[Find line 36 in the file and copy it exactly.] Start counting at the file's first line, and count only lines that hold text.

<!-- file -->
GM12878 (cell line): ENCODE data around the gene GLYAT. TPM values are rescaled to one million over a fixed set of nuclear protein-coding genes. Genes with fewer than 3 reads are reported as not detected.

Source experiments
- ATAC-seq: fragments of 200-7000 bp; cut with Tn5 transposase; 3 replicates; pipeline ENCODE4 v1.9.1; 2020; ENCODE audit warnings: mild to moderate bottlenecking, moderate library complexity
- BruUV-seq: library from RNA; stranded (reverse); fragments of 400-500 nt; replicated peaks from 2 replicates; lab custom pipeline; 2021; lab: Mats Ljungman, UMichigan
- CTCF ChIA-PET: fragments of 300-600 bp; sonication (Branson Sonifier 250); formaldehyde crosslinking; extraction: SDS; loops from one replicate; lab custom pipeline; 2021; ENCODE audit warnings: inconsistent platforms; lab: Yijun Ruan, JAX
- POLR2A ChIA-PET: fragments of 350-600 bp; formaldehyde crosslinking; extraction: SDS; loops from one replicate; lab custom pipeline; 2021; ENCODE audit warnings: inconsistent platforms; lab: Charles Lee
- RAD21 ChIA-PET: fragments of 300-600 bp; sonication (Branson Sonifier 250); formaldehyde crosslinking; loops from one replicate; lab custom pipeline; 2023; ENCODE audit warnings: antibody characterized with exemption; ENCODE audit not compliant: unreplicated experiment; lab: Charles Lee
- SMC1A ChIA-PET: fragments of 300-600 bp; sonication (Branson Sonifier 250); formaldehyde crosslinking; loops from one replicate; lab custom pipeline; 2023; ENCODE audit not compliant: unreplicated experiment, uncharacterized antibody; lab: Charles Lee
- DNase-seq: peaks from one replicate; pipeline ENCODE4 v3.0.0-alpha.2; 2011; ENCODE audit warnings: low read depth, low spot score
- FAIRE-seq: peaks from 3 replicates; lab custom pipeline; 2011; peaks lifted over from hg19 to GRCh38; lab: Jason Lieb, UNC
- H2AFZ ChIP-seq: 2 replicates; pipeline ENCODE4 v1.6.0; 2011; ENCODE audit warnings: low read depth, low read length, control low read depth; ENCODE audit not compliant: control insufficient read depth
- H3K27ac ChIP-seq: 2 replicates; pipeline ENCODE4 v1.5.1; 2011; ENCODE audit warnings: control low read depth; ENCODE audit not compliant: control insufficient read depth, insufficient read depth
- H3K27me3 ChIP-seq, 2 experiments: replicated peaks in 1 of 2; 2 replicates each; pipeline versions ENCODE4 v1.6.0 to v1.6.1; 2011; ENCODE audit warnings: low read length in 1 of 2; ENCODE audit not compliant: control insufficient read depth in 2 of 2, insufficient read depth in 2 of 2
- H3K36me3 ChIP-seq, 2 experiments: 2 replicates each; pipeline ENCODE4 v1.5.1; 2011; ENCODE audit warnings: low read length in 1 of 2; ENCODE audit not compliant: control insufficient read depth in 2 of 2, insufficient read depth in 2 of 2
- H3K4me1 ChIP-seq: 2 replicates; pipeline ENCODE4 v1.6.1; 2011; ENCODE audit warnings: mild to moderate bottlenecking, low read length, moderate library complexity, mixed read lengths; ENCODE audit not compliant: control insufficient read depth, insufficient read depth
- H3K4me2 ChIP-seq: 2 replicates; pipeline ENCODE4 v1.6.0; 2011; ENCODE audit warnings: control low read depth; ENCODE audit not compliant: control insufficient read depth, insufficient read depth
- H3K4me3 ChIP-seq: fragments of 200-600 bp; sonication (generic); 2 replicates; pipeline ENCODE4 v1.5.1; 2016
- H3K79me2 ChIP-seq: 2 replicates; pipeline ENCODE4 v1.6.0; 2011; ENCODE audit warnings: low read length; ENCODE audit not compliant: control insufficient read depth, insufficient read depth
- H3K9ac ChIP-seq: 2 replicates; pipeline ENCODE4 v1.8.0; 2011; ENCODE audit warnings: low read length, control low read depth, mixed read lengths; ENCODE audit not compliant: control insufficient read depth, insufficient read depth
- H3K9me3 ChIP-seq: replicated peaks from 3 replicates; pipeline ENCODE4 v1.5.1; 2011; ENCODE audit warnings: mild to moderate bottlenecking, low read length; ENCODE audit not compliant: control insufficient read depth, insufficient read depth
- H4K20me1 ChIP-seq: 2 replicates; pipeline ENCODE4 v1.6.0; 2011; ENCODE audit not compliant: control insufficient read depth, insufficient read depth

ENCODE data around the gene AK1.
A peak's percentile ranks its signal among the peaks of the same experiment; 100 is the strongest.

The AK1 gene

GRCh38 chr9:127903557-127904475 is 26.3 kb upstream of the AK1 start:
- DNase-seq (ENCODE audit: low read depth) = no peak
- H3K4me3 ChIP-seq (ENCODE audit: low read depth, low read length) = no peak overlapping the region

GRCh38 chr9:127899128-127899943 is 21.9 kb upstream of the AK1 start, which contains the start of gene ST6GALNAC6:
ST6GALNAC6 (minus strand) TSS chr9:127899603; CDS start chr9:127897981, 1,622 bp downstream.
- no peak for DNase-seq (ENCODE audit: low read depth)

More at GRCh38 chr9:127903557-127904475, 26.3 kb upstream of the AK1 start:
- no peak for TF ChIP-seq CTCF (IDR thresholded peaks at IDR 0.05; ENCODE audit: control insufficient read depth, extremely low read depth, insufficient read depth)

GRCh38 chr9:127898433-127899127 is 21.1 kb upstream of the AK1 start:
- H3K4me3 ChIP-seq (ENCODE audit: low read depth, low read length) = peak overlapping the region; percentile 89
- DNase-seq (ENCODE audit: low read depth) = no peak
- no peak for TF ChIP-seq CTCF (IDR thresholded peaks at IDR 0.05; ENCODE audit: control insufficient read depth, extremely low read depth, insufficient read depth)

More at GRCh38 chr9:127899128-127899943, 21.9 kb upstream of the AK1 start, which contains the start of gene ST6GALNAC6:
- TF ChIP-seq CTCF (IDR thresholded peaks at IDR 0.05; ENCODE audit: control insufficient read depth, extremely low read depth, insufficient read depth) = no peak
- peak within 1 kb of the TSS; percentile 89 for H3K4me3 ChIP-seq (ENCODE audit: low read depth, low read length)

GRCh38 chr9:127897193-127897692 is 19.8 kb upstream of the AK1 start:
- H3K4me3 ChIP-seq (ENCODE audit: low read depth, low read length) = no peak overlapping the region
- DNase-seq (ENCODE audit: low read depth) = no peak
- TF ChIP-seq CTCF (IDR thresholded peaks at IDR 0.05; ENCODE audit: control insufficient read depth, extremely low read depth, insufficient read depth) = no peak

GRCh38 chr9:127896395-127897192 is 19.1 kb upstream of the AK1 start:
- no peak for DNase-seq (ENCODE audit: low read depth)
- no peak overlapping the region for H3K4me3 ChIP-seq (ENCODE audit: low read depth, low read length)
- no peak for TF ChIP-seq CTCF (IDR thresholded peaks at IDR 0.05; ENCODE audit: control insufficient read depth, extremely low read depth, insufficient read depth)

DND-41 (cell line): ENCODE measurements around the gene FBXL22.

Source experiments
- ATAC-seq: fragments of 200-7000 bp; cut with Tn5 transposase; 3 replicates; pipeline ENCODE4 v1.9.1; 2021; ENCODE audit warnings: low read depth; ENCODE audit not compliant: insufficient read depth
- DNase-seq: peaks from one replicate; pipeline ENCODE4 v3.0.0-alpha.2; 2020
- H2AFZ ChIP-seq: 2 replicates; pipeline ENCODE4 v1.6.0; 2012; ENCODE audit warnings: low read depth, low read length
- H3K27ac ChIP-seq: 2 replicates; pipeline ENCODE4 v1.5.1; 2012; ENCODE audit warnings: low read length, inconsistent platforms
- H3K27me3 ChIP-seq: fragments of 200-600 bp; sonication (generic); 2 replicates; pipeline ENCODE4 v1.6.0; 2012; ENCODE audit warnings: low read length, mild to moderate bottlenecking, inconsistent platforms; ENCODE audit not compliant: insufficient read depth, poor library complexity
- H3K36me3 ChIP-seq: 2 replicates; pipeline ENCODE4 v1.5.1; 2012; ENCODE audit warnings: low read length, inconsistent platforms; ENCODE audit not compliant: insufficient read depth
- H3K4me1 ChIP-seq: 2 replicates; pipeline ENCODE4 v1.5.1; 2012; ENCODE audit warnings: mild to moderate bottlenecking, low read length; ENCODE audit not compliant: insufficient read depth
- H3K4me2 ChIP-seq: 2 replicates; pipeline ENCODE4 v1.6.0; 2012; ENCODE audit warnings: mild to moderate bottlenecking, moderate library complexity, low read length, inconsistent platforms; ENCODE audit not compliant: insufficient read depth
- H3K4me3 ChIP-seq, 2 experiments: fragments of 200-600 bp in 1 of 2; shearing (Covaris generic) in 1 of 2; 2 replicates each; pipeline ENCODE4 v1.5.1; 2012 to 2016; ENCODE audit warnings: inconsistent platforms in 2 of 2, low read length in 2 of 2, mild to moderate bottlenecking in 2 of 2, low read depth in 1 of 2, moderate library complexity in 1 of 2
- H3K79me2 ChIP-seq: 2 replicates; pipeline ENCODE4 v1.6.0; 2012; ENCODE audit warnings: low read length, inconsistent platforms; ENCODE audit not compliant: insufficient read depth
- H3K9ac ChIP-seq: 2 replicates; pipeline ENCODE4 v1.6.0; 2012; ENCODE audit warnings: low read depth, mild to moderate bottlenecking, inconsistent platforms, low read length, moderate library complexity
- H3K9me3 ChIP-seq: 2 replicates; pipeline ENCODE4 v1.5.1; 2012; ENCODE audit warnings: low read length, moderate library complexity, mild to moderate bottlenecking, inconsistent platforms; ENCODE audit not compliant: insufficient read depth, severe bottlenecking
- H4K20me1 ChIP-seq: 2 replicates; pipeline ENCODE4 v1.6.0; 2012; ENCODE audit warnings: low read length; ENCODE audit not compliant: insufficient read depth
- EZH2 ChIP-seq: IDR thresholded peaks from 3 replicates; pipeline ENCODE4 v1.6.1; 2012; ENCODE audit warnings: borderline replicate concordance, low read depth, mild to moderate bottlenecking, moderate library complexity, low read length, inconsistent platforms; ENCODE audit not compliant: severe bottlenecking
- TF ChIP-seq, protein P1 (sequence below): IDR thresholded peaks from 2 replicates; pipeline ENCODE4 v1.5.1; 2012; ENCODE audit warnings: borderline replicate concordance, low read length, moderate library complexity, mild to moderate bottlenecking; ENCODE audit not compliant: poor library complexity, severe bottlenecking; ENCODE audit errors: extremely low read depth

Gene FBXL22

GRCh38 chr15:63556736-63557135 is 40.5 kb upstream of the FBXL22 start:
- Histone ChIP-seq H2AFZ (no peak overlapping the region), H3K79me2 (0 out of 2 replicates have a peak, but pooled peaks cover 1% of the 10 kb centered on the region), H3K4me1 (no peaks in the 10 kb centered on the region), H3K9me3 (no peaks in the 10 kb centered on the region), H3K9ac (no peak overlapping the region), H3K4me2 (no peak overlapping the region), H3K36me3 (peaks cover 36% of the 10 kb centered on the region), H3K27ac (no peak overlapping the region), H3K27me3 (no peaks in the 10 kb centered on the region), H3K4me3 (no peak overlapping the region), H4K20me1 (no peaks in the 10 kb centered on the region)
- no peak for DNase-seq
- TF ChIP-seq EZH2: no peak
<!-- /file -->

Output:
- no peak for TF ChIP-seq CTCF (IDR thresholded peaks at IDR 0.05; ENCODE audit: control insufficient read depth, extremely low read depth, insufficient read depth)